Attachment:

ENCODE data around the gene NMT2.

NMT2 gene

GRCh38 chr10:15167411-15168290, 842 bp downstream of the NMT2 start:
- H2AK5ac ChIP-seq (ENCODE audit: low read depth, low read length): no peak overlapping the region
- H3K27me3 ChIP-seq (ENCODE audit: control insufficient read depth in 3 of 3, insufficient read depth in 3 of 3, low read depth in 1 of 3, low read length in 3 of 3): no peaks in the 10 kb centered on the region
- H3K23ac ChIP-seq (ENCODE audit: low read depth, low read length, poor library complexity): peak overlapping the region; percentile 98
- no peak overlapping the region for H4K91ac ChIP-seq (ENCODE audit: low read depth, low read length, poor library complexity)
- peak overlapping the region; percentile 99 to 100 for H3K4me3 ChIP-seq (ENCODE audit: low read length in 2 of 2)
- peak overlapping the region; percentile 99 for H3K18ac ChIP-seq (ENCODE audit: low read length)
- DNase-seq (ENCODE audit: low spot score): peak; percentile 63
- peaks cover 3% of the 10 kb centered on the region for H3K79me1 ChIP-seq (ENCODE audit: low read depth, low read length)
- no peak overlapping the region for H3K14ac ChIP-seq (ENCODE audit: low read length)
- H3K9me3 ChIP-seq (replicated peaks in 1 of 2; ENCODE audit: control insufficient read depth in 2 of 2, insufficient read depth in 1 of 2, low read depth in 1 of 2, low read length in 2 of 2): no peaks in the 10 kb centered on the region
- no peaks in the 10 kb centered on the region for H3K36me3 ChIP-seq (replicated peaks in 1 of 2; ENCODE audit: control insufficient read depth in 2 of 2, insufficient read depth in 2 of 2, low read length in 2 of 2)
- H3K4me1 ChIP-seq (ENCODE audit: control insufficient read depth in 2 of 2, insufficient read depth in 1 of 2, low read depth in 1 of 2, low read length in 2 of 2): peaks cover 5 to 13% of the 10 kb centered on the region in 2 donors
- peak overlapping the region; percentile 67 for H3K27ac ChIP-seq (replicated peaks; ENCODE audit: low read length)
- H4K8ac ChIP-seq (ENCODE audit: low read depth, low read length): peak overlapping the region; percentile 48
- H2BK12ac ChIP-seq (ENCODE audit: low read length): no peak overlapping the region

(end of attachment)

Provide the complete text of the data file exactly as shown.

ENCODE data around the gene NMT2.

NMT2 gene

GRCh38 chr10:15167411-15168290, 842 bp downstream of the NMT2 start:
- H2AK5ac ChIP-seq (ENCODE audit: low read depth, low read length): no peak overlapping the region
- H3K27me3 ChIP-seq (ENCODE audit: control insufficient read depth in 3 of 3, insufficient read depth in 3 of 3, low read depth in 1 of 3, low read length in 3 of 3): no peaks in the 10 kb centered on the region
- H3K23ac ChIP-seq (ENCODE audit: low read depth, low read length, poor library complexity): peak overlapping the region; percentile 98
- no peak overlapping the region for H4K91ac ChIP-seq (ENCODE audit: low read depth, low read length, poor library complexity)
- peak overlapping the region; percentile 99 to 100 for H3K4me3 ChIP-seq (ENCODE audit: low read length in 2 of 2)
- peak overlapping the region; percentile 99 for H3K18ac ChIP-seq (ENCODE audit: low read length)
- DNase-seq (ENCODE audit: low spot score): peak; percentile 63
- peaks cover 3% of the 10 kb centered on the region for H3K79me1 ChIP-seq (ENCODE audit: low read depth, low read length)
- no peak overlapping the region for H3K14ac ChIP-seq (ENCODE audit: low read length)
- H3K9me3 ChIP-seq (replicated peaks in 1 of 2; ENCODE audit: control insufficient read depth in 2 of 2, insufficient read depth in 1 of 2, low read depth in 1 of 2, low read length in 2 of 2): no peaks in the 10 kb centered on the region
- no peaks in the 10 kb centered on the region for H3K36me3 ChIP-seq (replicated peaks in 1 of 2; ENCODE audit: control insufficient read depth in 2 of 2, insufficient read depth in 2 of 2, low read length in 2 of 2)
- H3K4me1 ChIP-seq (ENCODE audit: control insufficient read depth in 2 of 2, insufficient read depth in 1 of 2, low read depth in 1 of 2, low read length in 2 of 2): peaks cover 5 to 13% of the 10 kb centered on the region in 2 donors
- peak overlapping the region; percentile 67 for H3K27ac ChIP-seq (replicated peaks; ENCODE audit: low read length)
- H4K8ac ChIP-seq (ENCODE audit: low read depth, low read length): peak overlapping the region; percentile 48
- H2BK12ac ChIP-seq (ENCODE audit: low read length): no peak overlapping the region